# Are there any general results about the nodes of energy eigenfunctions in higher dimensions?

A well-known result of quantum mechanics is that for a single particle in one dimension in a bounding potential $$V(x)$$ that goes to $$+\infty$$ as $$x \to \pm \infty$$, the energy eigenfunctions are discrete and the $$n$$th eigenfunction has exactly $$n-1$$ nodes at which $$\psi(x) = 0$$. (Moreover, we can say more - for example, between any two consecutive nodes in the $$n$$th eigenfunction, there exists a node in the $$(n+1)$$th eigenfunction.)

Do any similar results apply for single particles in higher than one dimension, or for multiparticle systems (for which the wave function is defined on configuration space rather than real space)? If not, is there an explicit example of a higher-dimensional or multiparticle system whose ground state wavefunction has a node?

• Can we assume that the configuration space is $\mathbb{R}^n$ and the potential $V$ is spherically symmetric? Nov 4 '18 at 19:08
• @Qmechanic No.. Nov 4 '18 at 21:08

In general, the twist is that the equivalent 1d motion depends on the effective potential - in the case of a 3D central potential the effective 1d potential would include the centrifugal part proportional to $$\ell(\ell+1)/r^2$$ - so the result may be angular-momentum dependent or might depend on other parameters in the effective potential.
• @tparker I do not know. I found this older answer of mine: physics.stackexchange.com/a/319351/36194 which gives the proof so it's really a property of differential equations and - IIRC - of Sturm-Liouville systems. I do not know if there's a 2d version of this result but it doesn't seem so easy to reproduce the proof in 2d as there is an exact derivative that allows integration over $d\xi$: it seems problematic to reproduce this step in 2d. Nov 5 '18 at 1:15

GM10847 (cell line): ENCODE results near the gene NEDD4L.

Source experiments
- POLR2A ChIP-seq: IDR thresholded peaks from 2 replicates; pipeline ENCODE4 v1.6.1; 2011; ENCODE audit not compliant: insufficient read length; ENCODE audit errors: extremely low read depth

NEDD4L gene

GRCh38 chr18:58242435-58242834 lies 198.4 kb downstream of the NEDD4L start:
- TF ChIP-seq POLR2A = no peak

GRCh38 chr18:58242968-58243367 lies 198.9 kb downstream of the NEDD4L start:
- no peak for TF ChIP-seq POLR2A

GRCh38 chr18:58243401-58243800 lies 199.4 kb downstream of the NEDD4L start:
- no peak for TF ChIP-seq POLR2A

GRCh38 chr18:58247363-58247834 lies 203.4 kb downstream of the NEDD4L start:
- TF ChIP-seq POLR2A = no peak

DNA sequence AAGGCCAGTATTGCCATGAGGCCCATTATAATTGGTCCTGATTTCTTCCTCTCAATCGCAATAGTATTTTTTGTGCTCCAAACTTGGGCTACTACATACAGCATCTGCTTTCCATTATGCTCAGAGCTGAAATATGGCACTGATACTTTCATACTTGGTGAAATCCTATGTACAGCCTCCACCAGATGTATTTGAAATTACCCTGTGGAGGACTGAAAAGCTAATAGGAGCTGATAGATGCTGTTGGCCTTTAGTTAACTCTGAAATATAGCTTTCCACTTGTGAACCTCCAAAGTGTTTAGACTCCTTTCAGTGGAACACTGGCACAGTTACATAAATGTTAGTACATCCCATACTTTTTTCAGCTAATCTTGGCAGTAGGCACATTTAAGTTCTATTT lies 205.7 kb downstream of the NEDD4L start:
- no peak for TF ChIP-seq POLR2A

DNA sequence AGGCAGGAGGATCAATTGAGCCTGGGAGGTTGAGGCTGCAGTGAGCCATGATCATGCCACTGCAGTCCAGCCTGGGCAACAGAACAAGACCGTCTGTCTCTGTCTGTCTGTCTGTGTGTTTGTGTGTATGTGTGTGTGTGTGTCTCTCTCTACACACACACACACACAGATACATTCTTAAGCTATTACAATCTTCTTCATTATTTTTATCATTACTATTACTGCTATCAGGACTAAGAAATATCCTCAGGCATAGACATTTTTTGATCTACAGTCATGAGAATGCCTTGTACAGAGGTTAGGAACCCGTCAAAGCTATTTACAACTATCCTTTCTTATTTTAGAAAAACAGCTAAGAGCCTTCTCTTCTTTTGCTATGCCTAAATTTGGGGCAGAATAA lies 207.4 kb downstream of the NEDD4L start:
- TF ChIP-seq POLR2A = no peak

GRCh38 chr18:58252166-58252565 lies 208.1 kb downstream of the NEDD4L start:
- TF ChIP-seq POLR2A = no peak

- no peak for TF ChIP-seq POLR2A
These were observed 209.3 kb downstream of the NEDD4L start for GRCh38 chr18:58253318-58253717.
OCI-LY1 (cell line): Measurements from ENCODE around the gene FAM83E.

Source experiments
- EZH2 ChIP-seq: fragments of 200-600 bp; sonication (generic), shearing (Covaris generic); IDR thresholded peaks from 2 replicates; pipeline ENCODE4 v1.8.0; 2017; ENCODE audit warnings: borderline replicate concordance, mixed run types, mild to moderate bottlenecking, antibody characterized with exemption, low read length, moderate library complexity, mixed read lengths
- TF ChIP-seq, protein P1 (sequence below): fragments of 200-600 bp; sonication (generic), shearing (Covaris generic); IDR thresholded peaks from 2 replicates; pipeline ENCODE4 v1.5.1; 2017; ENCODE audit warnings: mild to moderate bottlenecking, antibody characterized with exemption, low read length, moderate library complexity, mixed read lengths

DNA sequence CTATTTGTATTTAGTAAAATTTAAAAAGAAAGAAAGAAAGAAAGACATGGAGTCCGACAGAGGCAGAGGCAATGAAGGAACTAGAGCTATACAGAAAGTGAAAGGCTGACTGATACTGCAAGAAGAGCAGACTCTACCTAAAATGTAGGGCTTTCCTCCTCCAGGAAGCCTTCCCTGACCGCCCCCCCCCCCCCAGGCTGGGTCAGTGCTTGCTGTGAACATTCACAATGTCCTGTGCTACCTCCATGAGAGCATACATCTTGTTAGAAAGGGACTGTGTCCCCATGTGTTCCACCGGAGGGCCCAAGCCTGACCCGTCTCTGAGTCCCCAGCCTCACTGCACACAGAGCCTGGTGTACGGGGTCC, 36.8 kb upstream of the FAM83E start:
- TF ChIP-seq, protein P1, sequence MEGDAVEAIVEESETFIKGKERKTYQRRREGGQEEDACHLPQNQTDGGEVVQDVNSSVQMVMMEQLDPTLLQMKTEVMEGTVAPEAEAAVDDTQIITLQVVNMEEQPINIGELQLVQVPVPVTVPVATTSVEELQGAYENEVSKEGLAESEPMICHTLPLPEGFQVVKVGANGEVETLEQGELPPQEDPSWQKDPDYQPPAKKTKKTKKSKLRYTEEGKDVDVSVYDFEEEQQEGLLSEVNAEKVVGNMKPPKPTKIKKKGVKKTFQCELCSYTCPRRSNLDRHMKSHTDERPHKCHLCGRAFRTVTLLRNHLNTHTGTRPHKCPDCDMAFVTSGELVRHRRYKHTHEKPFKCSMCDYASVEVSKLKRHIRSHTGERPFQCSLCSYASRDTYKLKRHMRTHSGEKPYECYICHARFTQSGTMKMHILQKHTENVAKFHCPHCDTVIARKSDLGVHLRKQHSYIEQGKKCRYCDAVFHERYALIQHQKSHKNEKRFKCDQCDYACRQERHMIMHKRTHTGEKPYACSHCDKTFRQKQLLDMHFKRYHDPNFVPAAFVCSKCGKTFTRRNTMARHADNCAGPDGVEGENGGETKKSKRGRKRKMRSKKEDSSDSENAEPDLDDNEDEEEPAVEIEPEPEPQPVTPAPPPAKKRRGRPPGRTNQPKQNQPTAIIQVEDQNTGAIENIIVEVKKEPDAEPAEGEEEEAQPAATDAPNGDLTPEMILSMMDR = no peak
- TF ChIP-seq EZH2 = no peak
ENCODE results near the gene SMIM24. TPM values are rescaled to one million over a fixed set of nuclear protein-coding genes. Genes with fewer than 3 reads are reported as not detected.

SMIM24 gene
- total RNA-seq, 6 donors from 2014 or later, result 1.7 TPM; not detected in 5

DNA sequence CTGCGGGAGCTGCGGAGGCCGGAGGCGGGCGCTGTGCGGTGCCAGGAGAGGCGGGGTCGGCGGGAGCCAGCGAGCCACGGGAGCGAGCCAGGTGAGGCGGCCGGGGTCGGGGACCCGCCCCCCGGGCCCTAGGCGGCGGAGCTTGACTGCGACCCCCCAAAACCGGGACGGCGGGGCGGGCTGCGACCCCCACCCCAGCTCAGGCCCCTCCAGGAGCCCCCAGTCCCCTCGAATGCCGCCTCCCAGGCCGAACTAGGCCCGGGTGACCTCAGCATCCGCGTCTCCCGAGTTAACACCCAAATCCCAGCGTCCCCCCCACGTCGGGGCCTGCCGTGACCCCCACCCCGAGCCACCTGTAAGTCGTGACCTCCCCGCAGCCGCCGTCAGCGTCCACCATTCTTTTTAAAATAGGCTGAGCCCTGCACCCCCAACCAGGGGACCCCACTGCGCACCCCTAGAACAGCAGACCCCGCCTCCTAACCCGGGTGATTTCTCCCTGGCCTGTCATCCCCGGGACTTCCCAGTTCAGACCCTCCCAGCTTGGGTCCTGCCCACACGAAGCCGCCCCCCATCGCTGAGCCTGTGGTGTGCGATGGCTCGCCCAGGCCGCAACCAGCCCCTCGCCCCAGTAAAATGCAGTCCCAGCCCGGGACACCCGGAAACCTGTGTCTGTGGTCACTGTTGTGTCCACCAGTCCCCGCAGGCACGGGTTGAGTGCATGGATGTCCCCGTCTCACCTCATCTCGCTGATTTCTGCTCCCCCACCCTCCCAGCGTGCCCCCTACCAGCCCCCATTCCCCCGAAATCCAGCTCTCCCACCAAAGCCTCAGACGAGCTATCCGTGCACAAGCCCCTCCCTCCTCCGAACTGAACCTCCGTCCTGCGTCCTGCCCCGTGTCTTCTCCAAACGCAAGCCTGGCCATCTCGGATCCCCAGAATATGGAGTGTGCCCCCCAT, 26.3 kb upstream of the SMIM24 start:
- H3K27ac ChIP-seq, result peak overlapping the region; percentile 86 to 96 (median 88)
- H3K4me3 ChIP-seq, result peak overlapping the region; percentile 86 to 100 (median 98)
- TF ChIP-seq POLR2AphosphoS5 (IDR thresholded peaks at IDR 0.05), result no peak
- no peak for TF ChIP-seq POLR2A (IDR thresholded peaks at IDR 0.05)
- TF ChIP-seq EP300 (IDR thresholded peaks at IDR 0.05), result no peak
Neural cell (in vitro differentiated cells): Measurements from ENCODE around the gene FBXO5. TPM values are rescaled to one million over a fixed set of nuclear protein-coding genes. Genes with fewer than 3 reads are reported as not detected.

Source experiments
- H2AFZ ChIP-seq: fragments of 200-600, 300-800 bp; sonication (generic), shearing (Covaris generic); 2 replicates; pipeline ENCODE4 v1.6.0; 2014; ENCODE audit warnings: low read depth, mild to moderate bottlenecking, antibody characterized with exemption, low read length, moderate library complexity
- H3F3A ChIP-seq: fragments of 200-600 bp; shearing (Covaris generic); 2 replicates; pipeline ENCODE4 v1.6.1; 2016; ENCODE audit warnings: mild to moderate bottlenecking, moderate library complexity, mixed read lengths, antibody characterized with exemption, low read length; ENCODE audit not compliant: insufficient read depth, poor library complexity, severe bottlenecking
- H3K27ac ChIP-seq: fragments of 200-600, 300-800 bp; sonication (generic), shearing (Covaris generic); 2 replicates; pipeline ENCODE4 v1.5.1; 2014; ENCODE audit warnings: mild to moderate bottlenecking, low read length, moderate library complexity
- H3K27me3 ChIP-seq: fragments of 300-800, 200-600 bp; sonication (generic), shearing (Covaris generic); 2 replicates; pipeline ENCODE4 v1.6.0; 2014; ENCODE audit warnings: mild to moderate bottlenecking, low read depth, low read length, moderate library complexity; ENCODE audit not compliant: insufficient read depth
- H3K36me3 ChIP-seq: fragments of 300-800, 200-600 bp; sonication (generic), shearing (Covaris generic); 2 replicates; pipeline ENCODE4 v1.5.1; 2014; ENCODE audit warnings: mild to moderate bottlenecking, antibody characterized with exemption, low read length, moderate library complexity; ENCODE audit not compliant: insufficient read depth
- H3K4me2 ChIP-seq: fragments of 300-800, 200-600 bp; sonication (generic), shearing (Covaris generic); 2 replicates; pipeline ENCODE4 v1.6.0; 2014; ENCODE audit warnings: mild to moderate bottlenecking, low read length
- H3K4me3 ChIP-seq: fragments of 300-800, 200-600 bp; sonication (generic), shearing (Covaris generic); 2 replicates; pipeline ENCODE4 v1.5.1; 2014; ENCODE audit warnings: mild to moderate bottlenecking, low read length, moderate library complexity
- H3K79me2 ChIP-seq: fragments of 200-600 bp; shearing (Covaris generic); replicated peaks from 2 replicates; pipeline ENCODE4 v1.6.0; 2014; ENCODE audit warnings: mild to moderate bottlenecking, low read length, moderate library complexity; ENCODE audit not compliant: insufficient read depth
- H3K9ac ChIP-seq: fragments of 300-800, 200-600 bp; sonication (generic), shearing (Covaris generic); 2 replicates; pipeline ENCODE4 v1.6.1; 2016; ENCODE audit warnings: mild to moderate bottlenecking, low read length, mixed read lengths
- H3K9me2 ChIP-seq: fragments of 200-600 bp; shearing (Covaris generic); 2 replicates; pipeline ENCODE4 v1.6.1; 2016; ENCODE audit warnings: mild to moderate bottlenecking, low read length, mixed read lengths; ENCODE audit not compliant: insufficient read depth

I found the answer on Chemistry SE. Apparently, for systems of one particle in higher than one dimension, the only known general result is that the number of nodes in the $$n$$th eigenfuntion is $$\leq n-1$$, and only in 1D is the inequality always saturated. (See the answer for more info and precise term definitions.) Moreover, in higher dimensions the sequence of node numbers is not necessarily increasing; in fact, the question gives a simple explicit example of a one-particle system in 3D such that a higher excited state has fewer nodes than a lower excited state. For multiparticle systems, I don't know of any general results at all.